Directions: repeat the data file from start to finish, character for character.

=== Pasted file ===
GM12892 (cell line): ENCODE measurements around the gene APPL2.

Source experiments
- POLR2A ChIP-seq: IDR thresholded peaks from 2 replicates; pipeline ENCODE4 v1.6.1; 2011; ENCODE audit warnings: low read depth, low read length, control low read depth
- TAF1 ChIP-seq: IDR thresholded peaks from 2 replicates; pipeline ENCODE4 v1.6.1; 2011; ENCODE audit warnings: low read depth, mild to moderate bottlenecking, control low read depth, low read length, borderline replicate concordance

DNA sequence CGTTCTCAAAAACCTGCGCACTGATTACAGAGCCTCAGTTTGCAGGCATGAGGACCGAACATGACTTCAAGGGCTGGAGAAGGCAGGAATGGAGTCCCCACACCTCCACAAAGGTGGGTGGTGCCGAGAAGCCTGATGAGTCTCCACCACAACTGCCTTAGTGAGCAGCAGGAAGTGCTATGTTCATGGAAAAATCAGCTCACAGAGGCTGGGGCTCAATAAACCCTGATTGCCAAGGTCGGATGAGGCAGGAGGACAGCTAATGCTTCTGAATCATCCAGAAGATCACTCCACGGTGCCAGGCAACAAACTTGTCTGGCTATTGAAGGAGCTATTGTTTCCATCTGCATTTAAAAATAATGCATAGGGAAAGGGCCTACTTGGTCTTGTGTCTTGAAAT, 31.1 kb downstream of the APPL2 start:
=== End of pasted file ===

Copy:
GM12892 (cell line): ENCODE measurements around the gene APPL2.

Source experiments
- POLR2A ChIP-seq: IDR thresholded peaks from 2 replicates; pipeline ENCODE4 v1.6.1; 2011; ENCODE audit warnings: low read depth, low read length, control low read depth
- TAF1 ChIP-seq: IDR thresholded peaks from 2 replicates; pipeline ENCODE4 v1.6.1; 2011; ENCODE audit warnings: low read depth, mild to moderate bottlenecking, control low read depth, low read length, borderline replicate concordance

DNA sequence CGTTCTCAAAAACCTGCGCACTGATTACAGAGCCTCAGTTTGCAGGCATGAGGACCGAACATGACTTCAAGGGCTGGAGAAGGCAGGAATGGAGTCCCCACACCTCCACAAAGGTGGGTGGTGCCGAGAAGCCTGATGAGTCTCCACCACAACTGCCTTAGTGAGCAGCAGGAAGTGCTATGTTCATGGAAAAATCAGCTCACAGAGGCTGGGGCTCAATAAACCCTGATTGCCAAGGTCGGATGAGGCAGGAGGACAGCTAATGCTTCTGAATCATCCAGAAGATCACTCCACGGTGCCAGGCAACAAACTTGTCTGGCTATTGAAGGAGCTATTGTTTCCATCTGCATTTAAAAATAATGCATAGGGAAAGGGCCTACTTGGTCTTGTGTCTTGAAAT, 31.1 kb downstream of the APPL2 start: